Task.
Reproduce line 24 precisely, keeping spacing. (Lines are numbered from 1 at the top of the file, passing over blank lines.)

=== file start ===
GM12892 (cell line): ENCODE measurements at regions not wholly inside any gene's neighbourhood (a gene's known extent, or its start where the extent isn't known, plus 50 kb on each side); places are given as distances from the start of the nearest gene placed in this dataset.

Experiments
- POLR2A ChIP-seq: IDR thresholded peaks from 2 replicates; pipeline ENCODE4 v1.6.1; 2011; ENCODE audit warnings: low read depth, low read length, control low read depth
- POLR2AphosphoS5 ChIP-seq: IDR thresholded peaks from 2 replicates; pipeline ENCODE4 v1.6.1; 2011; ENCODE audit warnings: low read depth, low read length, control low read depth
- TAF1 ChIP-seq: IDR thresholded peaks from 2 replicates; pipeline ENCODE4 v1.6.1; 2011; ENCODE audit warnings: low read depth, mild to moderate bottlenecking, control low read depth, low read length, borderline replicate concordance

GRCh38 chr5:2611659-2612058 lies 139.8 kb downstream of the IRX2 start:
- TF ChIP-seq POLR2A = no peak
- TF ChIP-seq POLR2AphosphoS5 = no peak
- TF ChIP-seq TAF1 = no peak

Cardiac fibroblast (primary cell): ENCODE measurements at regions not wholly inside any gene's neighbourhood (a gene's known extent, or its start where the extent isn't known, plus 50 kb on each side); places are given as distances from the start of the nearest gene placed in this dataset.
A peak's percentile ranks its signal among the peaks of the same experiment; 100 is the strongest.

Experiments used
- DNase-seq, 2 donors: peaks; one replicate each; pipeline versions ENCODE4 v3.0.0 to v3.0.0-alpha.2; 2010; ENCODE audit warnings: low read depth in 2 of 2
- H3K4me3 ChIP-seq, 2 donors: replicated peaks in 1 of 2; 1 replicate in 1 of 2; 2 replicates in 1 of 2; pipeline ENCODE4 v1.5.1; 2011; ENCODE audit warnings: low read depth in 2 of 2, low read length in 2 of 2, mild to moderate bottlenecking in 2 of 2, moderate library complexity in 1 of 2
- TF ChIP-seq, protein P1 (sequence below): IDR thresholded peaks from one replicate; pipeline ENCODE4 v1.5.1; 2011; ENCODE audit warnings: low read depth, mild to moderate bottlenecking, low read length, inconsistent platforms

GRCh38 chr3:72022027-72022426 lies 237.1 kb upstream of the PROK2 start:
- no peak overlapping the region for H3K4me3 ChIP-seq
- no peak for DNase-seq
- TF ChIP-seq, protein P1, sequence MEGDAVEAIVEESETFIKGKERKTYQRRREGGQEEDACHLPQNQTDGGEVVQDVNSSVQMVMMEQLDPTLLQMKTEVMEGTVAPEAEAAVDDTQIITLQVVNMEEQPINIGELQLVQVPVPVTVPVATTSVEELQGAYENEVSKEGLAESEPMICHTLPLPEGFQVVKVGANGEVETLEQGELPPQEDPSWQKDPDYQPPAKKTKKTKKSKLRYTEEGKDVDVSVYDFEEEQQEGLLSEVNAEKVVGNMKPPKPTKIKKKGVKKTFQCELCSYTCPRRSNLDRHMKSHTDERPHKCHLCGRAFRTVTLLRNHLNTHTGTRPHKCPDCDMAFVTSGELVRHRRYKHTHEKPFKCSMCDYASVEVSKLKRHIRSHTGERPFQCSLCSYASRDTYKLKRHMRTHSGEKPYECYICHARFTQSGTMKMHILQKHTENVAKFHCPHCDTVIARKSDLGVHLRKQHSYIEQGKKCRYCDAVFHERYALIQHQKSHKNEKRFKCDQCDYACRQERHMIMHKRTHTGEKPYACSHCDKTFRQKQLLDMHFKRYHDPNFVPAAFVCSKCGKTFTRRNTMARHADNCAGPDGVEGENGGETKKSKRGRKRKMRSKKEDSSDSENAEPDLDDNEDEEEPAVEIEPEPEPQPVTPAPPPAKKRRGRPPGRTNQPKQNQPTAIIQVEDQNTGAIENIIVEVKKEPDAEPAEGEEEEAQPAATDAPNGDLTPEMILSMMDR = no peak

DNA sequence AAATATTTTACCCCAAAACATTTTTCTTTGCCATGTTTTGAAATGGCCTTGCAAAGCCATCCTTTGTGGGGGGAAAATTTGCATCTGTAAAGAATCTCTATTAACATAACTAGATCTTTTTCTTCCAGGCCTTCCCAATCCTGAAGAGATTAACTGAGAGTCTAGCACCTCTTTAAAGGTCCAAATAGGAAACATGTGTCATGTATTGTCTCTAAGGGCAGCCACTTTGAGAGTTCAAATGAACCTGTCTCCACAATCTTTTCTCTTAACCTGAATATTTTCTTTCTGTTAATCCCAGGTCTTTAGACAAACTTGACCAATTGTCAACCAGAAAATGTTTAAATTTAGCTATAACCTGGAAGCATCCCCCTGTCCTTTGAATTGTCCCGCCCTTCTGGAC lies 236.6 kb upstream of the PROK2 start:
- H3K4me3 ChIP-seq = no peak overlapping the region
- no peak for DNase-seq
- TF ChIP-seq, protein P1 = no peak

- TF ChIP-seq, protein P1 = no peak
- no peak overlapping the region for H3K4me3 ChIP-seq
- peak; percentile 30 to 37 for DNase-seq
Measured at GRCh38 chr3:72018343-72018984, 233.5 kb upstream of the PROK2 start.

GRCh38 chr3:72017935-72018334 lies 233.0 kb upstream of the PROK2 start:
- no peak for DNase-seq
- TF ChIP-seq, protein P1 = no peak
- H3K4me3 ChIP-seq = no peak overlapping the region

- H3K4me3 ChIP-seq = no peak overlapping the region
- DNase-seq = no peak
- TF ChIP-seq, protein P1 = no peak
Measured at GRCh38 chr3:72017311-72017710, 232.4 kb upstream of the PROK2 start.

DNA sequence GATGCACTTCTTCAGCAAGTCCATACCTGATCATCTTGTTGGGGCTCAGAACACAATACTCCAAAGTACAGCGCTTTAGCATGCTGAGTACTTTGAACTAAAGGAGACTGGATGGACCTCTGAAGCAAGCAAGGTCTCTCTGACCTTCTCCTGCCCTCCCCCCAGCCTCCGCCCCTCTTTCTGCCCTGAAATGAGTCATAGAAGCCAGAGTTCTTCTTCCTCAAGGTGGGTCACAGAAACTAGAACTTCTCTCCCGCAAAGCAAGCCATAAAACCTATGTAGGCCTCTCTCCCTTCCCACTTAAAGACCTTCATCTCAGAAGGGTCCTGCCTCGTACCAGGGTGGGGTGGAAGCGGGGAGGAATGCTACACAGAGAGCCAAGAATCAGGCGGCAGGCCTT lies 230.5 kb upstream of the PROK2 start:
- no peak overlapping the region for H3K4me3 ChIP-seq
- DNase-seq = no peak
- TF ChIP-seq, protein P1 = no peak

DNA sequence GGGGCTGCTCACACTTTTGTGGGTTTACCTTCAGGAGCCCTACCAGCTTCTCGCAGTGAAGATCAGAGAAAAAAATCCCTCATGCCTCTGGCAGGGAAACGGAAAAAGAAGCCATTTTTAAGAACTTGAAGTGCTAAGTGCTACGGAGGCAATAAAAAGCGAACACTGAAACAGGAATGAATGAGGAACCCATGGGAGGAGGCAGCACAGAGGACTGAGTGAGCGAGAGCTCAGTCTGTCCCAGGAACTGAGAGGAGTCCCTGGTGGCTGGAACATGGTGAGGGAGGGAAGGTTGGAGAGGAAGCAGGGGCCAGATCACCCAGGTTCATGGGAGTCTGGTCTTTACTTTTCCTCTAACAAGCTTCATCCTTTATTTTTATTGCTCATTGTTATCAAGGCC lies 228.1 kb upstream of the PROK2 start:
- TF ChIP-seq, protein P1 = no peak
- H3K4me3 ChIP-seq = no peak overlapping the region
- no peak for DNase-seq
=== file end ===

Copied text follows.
- TF ChIP-seq, protein P1 = no peak